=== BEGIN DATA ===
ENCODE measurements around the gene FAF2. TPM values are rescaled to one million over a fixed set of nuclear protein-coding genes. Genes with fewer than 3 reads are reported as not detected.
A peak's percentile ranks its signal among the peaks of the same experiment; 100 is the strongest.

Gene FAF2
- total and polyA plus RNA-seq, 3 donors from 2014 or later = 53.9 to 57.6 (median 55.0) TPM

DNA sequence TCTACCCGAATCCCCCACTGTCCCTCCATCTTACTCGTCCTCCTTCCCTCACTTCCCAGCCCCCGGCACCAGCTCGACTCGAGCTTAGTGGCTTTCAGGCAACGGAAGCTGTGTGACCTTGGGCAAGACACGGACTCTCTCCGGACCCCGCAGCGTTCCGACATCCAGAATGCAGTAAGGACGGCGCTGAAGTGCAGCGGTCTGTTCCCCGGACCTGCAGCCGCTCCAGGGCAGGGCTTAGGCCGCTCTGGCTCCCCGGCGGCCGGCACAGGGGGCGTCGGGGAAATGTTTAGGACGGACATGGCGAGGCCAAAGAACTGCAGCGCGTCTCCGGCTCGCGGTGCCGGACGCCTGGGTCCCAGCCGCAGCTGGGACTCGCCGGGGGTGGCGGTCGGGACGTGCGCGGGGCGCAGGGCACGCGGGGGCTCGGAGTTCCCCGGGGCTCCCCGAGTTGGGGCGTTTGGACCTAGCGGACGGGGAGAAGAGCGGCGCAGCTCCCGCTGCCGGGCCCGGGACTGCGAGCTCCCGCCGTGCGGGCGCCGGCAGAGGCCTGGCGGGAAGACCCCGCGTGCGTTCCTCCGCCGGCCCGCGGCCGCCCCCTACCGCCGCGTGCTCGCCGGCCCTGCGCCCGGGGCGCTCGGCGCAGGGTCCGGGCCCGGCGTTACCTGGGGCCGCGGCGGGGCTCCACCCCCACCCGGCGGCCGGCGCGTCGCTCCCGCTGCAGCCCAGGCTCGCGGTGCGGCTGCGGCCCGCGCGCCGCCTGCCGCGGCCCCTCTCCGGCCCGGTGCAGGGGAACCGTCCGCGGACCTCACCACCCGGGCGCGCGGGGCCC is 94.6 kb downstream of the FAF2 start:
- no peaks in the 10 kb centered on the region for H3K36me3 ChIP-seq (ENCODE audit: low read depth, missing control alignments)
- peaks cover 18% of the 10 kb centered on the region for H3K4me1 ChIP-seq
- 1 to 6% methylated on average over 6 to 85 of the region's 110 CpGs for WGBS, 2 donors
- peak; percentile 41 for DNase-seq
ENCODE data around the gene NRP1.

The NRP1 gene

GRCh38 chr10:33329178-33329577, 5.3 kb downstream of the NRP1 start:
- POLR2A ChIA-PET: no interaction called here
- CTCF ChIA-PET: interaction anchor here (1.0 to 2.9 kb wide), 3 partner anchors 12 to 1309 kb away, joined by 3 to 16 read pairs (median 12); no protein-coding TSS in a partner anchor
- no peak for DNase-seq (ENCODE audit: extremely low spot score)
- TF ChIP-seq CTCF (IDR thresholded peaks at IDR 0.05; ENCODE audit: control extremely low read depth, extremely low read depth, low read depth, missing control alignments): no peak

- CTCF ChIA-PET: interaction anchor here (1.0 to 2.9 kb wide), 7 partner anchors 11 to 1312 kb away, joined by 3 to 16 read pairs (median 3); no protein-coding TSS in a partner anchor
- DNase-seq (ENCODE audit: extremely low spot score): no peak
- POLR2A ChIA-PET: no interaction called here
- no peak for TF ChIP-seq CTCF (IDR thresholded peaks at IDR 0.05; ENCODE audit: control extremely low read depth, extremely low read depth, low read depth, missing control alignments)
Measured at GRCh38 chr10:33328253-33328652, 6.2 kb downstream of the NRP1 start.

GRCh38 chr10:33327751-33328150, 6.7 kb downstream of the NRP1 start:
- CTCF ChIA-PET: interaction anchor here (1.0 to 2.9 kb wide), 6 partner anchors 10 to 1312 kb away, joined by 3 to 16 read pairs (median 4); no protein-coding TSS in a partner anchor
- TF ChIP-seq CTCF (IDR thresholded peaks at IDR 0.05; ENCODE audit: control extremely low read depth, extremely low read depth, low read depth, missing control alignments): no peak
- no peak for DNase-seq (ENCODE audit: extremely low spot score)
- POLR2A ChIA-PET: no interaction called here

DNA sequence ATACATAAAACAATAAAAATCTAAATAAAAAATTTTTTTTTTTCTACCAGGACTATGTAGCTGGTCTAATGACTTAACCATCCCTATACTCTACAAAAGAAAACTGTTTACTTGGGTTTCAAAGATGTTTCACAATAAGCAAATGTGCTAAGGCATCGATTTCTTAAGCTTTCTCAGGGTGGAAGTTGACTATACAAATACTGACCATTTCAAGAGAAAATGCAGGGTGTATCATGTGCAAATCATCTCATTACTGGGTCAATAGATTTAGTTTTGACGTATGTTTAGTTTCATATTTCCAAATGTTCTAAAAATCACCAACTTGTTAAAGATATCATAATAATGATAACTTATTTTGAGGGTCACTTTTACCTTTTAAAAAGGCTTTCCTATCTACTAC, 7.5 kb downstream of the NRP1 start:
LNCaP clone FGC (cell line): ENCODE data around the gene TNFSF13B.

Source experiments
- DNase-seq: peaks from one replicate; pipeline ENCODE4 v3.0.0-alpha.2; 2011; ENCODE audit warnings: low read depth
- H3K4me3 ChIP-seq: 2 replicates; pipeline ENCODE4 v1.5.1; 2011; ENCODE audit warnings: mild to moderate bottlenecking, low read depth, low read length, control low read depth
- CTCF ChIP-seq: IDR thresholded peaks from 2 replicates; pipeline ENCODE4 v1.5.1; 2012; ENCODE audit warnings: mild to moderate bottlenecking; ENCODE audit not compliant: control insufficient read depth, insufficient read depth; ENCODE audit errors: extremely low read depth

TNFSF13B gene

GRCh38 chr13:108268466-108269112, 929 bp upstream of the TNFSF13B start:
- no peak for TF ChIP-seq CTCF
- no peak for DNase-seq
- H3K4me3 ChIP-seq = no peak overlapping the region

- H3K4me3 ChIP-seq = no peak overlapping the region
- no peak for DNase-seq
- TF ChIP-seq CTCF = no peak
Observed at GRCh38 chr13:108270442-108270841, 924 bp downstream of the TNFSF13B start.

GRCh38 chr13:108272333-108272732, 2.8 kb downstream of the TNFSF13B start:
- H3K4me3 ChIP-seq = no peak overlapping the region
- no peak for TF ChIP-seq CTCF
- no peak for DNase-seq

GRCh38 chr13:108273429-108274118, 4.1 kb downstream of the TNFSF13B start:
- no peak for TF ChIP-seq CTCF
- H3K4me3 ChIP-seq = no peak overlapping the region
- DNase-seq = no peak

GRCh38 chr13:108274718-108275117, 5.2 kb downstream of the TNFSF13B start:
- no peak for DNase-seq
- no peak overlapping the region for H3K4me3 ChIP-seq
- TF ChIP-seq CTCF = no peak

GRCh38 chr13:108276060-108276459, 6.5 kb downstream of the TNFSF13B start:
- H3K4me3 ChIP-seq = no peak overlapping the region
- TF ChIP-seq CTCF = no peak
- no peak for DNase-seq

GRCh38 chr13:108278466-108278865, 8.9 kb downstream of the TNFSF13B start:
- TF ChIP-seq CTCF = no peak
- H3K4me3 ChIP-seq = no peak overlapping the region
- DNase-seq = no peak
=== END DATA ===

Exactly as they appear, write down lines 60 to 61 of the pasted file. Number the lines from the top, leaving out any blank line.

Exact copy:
- H3K4me3 ChIP-seq = no peak overlapping the region
- DNase-seq = no peak